Jerome Berryman says that what children experience in church is what they associate with Christianity. This means that what we expose our children to in church is crucial to faith transmission and long-term commitment to the church, its ministry, and mission.
This is why it is important that we intentionally make our worship services intergenerational, welcoming, and accessible for children and families. I believe that something is seriously wrong when a family that has been separated and busy during the week arrives in church only to separate for their age-related activity, then meet up again after church for the trip home. While age-targeted activities are beneficial and necessary, corporate intergenerational worship on a regular basis is a must. Intergenerational worship is a strong formative agent for everyone, so we need to ensure that what we do in worship is relevant and nurtures the kind of people we want our children and ourselves to be.
John Westerhoff writes, “If our children are to have faith, they must have opportunities to worship with the adults of the church. Worship is not only a time when the content of faith is delivered, but also a time when our churches communicate the feelings, subtle nuances, and transcendent meanings of faith.”
When families attend worship services together, children see their parents identifying with the church family and prioritizing their faith. Children watch their parents and others sing, pray, and give of their resources. Observing these rituals has a positive effect on the long-term discipleship of children.
Kara Powell and Chap Clark found in their Sticky Faith research that our children and teens flourish when we surround them with a minimum of five significant adults who can speak into their lives. These are adults whom we trust, who know them by name and stand for the same ideals and values that we as parents stand for. Further, Powell and Clark discovered that there is a strong correlation between children attending all-age intergenerational worship and sticky faith. This finding is as close as their research came to finding the “silver bullet” in developing a faith that sticks for our children and teens.
A church that welcomes children will make an effort to structure its worship space and liturgy to include children in the worship event as a matter of routine, not as an occasional, special-event, cute factor. It is not easy to create these sorts of worship services, but when we are creative and considerate, we can create worship services that nurture the faith of every church member.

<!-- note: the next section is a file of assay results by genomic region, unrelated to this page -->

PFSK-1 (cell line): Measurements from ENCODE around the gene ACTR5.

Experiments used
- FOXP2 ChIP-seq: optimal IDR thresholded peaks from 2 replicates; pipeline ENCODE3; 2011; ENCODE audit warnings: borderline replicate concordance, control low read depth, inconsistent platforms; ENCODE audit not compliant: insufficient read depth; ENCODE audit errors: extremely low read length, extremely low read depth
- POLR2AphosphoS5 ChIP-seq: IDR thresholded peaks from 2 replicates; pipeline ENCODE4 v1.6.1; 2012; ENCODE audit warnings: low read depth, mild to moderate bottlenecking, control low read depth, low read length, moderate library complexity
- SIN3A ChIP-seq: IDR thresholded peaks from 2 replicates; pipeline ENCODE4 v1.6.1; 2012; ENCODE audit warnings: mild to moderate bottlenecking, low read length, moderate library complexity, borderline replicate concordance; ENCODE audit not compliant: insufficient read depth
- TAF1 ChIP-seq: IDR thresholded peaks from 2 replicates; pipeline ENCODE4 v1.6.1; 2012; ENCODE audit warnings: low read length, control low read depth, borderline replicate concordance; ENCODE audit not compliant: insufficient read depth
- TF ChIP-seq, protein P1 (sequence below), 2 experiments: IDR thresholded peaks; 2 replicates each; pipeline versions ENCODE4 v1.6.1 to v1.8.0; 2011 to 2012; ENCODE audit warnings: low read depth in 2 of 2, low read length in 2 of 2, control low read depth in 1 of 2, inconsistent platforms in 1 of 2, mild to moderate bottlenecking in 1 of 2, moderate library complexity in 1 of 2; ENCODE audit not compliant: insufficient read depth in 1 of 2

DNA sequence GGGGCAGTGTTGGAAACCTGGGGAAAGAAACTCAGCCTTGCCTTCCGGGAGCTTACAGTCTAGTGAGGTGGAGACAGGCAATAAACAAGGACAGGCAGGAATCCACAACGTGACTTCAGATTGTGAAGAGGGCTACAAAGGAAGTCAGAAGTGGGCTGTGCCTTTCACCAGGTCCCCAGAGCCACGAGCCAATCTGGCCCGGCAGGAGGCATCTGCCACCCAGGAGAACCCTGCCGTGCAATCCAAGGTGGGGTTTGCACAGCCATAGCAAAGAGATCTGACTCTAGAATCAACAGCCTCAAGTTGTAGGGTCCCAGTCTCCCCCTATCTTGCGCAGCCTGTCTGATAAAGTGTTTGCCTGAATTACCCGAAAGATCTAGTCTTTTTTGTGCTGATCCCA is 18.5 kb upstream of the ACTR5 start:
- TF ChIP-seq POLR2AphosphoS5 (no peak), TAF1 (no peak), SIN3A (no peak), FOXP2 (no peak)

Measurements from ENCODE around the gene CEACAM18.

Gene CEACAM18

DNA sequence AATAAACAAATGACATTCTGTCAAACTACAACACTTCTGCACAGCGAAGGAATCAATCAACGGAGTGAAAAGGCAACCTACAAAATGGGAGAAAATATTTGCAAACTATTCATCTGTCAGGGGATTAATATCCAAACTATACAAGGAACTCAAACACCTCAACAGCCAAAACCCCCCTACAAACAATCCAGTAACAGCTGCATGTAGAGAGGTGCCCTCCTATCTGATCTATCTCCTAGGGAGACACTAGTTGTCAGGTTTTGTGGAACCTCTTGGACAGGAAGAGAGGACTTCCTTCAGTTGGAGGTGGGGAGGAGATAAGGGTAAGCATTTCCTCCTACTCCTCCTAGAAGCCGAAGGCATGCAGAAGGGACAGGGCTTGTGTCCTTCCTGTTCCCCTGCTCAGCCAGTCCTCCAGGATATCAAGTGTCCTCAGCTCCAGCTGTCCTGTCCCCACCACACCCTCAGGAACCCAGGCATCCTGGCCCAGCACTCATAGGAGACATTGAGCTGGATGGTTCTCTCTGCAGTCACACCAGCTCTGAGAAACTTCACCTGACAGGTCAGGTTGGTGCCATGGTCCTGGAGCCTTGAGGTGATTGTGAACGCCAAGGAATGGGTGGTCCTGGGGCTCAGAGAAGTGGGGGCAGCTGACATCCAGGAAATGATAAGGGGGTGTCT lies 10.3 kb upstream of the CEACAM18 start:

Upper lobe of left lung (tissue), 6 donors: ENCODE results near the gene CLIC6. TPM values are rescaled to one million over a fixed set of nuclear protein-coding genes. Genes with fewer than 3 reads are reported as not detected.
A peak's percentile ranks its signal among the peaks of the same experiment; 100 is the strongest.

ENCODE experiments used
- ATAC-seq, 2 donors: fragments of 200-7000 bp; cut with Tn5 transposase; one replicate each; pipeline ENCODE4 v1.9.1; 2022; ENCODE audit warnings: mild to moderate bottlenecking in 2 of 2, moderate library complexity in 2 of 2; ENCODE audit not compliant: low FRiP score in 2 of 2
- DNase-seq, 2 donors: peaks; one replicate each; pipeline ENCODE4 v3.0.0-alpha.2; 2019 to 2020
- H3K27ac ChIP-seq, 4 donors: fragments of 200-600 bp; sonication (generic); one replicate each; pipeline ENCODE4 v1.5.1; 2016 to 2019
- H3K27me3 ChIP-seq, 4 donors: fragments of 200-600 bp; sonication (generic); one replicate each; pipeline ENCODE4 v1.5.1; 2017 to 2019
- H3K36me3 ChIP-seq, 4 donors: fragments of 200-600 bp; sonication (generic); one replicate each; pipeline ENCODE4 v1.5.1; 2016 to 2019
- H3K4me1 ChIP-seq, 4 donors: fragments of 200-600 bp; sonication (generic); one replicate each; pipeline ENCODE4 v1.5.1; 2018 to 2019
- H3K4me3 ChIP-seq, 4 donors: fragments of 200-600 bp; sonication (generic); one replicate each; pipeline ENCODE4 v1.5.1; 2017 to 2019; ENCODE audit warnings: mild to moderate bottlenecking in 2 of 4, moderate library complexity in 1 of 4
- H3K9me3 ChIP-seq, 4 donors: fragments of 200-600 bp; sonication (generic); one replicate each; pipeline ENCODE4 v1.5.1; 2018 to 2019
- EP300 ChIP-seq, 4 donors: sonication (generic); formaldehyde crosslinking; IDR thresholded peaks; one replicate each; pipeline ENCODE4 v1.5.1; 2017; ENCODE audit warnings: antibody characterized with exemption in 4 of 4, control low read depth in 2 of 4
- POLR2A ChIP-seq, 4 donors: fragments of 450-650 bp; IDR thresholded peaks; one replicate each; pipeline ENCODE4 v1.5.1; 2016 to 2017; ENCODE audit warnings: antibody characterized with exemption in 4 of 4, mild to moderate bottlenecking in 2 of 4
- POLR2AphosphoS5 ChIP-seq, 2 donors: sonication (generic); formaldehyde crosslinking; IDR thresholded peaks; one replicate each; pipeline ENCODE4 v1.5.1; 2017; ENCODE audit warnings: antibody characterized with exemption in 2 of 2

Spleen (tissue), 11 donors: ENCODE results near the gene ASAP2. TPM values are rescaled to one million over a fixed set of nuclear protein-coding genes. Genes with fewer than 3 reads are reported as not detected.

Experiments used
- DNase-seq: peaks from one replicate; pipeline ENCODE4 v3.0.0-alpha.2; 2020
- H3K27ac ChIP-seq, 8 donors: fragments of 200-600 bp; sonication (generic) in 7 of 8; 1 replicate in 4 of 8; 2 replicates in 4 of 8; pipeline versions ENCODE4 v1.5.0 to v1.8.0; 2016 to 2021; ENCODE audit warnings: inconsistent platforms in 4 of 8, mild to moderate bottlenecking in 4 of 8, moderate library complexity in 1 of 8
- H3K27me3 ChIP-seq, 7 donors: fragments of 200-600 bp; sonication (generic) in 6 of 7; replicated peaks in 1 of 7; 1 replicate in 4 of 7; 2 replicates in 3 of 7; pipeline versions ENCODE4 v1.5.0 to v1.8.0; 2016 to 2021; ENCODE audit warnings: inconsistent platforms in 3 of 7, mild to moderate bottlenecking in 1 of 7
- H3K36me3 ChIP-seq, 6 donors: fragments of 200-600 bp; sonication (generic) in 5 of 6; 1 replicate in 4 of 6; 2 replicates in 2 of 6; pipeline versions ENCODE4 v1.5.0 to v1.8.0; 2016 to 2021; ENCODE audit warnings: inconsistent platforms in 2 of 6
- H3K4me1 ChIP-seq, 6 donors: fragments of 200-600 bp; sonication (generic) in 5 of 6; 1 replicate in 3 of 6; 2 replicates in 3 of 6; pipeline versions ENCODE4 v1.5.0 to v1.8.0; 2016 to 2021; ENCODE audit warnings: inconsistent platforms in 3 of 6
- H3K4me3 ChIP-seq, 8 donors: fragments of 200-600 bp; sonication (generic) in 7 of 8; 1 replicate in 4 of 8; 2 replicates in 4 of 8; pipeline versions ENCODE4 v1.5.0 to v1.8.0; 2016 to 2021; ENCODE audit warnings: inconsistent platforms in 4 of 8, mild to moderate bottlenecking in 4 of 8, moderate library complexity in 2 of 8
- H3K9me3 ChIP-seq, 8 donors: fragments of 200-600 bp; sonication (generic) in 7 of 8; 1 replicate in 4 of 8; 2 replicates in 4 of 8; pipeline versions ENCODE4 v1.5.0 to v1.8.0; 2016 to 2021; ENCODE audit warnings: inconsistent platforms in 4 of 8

David Csinos and Ivy Beckwith say that discipleship is about “walking alongside children on the path of discipleship, apprenticing them into the way that Jesus laid out for all of us. We who work with children are disciples, just like those young people in our midst. We are formed as disciples even as we form others. Children and adults walk the path together as equals on a common journey of discipleship.”
Intentional intergenerational churches will also create intergenerational play-and-pray areas in their worship spaces where children can quietly do activities as they listen and interact with what is happening in worship. Often these activities are based on the themes for the day, and this allows the children to create, reflect on, and internalize the themes.
Ed Stetzer, director of LifeWay Research, said, “Teens are looking for more from a youth ministry than a holding tank with pizza. They look for a church that teaches them how to live life. As they enter young adulthood, church involvement that has made a difference in their lives gives them a powerful reason to keep attending.” We, the church, need to make sure that we give our children and families a myriad of reasons to keep attending church. This means being friendly, relevant, welcoming, and inclusive of children and families everywhere.
–Daron Pratt, BA, MA in theology, has been a children’s pastor for the past twenty-six years and is currently the Family and Children’s Ministries director for the North New South Wales Conference in Australia. Pratt’s passion for children’s ministry and evangelism is contagious, and he travels the world to gain resources in this area. Photo supply
This article is an excerpt from the newly available book Multiply.
This article was originally published on the NAD Ministerial website.